Since only a single ball end mill is to be used in the ultra-high speed milling machine without exchanging to other mills, it is possible to use a light-weight and small-sized tool holder, and thus avoid problems that clamp sections of a tool holder between which the ball end mill to be clamped become loosened and the dynamic balance of the ball end mill gets out of order due to centrifugal force.

Since the ball end mill is driven in reciprocating movement at a high speed only in the X-axis direction, it is possible to enhance high speed feeding and acceleration/deceleration characteristics, and hence rapidly accomplish acceleration/deceleration by means of a relatively small-sized driver by making a head light in weight which rotates the ball end mill.

Since the ball end mill is driven at a high speed only in reciprocating movement, a numerical control (NC) program can be simplified even if the feeding pitch of the ball end mill is set to be small, and hence it is possible to carry out NC control in real-time with data being produced by means of a computer.

The ball end mill is continued to be rotated and fed at a high speed for a long time without being exchanged to other mills, and hence an almost constant amount of heat is generated during operation of the ball end mill with the result of saturation in thermal balance, contributing to more stable cutting. In addition, since only a single ball end mill is to be used in the method, problems of dislocation of a ball end mill accompanied with exchanging tools and dispersion in dimension of tools do not arise. Furthermore, every surface of a workpiece is cut for by a single mill without distinguishing rough and finish cutting. Thus, there does not occur any drastic change in depth of cut which would be caused by large residue which was not cut in rough cutting, and hence it is relatively easy to keep the depth of cut constant, and the ball end mill is less likely to be damaged.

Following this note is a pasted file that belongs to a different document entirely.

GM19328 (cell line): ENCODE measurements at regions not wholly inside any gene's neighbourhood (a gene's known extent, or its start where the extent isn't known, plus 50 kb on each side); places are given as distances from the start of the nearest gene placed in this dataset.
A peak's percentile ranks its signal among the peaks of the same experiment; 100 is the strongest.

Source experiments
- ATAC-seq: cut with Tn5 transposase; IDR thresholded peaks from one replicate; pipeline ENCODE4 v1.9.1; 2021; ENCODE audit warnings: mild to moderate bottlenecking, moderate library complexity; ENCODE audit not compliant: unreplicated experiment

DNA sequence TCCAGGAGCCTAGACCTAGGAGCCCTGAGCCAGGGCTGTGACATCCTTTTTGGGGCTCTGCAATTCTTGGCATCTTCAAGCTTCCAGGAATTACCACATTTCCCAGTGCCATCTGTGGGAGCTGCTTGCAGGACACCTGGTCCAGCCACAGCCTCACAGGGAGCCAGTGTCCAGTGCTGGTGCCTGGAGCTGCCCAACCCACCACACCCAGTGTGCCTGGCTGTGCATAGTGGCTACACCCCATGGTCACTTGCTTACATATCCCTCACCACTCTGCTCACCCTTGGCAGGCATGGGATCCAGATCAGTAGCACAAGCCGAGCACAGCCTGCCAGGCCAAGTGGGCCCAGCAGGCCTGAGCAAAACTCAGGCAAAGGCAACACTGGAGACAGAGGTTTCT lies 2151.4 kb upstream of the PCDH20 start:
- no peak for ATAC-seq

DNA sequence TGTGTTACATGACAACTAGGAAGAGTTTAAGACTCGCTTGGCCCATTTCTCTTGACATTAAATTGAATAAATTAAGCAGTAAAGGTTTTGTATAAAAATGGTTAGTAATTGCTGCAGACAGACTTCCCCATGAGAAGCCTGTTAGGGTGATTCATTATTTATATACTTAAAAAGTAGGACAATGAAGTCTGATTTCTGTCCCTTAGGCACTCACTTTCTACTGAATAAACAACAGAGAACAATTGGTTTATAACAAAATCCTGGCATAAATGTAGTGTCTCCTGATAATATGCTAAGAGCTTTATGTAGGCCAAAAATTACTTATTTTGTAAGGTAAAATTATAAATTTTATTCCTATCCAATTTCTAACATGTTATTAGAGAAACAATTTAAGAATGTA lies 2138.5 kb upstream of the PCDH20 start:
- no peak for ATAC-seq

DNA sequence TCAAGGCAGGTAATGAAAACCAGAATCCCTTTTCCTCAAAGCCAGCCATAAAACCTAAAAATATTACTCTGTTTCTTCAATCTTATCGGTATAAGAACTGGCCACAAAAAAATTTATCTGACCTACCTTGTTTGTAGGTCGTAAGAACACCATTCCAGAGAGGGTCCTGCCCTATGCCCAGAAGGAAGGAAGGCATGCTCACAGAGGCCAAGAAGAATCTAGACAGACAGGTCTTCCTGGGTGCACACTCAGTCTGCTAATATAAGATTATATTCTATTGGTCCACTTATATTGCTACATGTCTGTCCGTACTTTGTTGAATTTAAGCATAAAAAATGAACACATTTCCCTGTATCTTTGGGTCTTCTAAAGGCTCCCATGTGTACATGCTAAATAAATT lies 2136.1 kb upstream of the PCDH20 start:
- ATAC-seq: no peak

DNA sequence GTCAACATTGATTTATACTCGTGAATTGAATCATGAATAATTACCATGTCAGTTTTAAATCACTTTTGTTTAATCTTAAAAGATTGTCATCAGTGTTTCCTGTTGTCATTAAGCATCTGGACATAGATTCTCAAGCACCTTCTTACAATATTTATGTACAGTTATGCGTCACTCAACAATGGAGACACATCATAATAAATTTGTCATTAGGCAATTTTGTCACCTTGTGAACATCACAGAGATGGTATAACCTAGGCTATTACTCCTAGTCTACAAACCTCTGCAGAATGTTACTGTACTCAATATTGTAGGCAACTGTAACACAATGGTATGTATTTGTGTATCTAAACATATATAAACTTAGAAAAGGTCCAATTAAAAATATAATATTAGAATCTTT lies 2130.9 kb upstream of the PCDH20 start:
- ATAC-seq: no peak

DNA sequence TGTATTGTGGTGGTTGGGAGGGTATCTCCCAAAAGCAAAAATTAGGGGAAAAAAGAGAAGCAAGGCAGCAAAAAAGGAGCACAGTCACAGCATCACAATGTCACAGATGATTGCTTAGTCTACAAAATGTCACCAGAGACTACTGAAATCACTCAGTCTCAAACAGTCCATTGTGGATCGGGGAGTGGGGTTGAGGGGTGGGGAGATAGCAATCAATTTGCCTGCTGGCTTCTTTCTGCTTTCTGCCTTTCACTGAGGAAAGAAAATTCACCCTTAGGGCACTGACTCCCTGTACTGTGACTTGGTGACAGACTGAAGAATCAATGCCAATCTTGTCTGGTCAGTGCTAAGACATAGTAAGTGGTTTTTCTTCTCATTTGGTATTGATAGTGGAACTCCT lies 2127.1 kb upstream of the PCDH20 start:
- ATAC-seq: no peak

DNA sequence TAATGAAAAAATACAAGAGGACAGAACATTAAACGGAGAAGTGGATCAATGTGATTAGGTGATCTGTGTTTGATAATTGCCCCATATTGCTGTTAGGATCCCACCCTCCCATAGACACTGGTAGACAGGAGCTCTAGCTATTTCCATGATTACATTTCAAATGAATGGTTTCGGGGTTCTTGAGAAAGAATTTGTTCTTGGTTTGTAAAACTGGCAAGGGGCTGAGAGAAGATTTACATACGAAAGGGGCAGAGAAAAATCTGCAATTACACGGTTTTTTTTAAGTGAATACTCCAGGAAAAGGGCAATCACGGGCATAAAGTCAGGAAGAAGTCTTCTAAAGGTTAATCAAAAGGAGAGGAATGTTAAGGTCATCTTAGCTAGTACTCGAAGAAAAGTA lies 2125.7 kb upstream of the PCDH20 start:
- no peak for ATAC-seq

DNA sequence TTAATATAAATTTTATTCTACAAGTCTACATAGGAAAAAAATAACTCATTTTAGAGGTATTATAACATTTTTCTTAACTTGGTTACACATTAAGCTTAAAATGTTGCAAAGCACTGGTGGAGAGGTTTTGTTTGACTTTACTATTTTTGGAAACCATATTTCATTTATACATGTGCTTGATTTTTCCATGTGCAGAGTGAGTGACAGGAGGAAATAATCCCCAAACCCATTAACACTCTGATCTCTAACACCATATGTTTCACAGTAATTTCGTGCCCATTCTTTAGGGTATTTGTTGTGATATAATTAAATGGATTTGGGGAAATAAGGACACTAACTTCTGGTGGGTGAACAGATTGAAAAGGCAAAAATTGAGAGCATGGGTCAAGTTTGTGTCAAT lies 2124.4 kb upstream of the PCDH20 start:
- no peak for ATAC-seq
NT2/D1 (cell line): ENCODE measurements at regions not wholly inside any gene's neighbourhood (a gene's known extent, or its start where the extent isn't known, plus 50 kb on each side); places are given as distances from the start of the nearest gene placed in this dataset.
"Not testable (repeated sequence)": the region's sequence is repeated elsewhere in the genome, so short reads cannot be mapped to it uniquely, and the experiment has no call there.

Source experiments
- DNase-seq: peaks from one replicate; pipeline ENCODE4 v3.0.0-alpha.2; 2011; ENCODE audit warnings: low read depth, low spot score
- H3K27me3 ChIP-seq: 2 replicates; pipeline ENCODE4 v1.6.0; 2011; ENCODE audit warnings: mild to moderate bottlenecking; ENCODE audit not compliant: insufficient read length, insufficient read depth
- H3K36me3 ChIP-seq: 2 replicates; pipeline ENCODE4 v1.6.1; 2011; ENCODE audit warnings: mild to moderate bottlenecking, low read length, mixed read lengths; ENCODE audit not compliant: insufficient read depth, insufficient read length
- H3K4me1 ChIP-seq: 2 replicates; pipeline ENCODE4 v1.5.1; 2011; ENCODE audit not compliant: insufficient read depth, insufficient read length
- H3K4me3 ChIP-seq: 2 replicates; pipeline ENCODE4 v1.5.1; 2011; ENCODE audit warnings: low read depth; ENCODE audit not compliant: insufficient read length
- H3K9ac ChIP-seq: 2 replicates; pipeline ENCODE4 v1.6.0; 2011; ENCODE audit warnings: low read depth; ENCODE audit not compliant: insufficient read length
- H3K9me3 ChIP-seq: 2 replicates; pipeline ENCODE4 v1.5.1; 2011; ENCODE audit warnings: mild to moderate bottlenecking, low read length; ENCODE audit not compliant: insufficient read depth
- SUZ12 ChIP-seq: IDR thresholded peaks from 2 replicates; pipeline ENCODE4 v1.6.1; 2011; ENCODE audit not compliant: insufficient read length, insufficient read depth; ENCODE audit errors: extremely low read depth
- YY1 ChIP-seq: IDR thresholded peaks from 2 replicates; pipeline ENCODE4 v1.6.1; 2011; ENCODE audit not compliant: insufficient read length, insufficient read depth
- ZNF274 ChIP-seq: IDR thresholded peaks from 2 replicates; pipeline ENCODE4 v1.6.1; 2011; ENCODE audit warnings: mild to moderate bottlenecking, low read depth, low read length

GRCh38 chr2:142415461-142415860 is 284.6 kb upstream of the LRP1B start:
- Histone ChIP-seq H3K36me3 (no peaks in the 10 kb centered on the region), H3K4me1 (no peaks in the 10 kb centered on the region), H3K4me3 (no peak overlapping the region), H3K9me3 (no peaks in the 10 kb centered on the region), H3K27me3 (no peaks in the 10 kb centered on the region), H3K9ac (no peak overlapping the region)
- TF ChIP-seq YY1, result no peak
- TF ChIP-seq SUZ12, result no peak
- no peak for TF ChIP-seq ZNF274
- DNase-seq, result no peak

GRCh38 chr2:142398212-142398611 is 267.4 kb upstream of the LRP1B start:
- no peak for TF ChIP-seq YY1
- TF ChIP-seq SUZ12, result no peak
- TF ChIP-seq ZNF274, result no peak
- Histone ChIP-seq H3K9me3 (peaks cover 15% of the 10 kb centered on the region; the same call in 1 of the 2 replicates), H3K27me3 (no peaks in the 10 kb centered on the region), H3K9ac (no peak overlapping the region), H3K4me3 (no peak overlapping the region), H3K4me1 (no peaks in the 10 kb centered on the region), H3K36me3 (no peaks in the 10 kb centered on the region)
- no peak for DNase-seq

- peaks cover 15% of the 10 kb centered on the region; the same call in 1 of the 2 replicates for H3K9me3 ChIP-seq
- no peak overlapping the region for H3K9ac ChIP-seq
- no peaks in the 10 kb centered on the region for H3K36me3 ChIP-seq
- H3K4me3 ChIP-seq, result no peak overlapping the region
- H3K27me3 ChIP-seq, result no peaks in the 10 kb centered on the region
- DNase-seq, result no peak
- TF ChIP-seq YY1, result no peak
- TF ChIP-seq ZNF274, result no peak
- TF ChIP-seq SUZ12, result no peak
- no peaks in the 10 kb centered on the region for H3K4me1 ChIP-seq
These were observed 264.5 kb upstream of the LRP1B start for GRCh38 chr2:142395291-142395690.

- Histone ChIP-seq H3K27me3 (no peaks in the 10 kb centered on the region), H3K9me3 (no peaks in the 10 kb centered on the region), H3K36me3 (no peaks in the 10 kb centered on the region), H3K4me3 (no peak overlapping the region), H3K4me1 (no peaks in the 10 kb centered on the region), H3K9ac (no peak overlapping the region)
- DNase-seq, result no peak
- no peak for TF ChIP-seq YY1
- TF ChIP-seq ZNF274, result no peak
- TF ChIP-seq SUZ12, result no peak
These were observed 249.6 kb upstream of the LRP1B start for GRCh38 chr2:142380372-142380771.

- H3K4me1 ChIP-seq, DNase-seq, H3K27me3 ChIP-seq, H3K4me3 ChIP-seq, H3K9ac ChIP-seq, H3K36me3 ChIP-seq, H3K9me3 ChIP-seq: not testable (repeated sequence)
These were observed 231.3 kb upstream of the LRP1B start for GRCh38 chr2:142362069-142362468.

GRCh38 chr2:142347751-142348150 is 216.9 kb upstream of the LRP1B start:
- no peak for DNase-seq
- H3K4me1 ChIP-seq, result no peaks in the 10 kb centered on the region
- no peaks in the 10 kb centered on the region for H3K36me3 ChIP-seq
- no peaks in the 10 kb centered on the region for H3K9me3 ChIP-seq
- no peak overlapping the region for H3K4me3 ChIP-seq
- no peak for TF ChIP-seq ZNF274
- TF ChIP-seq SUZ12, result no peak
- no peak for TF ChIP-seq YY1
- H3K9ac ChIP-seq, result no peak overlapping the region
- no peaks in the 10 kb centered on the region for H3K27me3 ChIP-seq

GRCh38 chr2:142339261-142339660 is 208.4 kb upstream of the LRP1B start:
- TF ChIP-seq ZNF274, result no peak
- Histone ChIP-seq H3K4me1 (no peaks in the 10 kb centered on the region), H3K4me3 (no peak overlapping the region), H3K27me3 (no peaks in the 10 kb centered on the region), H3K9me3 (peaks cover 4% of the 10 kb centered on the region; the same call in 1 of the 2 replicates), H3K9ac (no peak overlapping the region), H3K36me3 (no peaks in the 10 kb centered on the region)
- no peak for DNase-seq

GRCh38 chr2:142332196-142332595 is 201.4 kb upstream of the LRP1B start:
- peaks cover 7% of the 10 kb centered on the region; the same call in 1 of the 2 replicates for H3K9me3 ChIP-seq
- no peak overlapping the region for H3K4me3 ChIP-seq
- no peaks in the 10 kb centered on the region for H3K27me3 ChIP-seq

The above and other objects and advantageous features of the present invention will be made apparent from the following description made with reference to the accompanying drawings, in which like reference characters designate the same or similar parts throughout the drawings.

BRIEF DESCRIPTION OF THE DRAWINGS

FIG. 1 is a graph showing the relation between cutting length and abrasion loss when a cutting speed is varied.

FIG. 2 is a graph showing the relation between cutting length and abrasion loss when a rotation speed of a tool is varied.

FIG. 3 is a schematic view showing the future prediction of milling.

FIG. 4 is a perspective view illustrating a ultra-high speed milling machine to which the method in accordance with the present invention is applied.

FIGS. 5A, 5B, and 5C are schematic views showing how the method in accordance with the present invention is reduced to practice.

FIGS. 6A and 6B are other schematic views showing how the method in accordance with the present invention is reduced to practice.

FIGS. 7A and 7B are schematic views showing cutting areas by a ball end mill.

DESCRIPTION OF THE PREFERRED EMBODIMENTS

The basic principle of the present invention and preferred embodiments in accordance with the present invention will be explained hereinbelow with reference to drawings.

FIGS. 1 and 2 show the results of experiments conducted by the inventors, specifically the results obtained when a work made of an iron family metal is milled at an ultra-high speed by means of a highly densified, sintered cutting tool made of cubic system boron nitride (cBN).

FIG. 1 shows the relation between cutting length and abrasion loss when a cutting speed is varied. A conventional cutting speed in milling is in the range of 200 m/min to 500 m/min. It will be understood in view of FIG. 1 that the experiments were conducted at a speed five times to ten times greater than a conventional cutting speed. The unique characteristic shown in FIG. 1 is that the greater the cutting speed is, the less the abrasion loss is at a speed in the range of 1000 m/min to 3000 m/min. In other words, a cutting tool can have a longer duration of life at a higher cutting speed.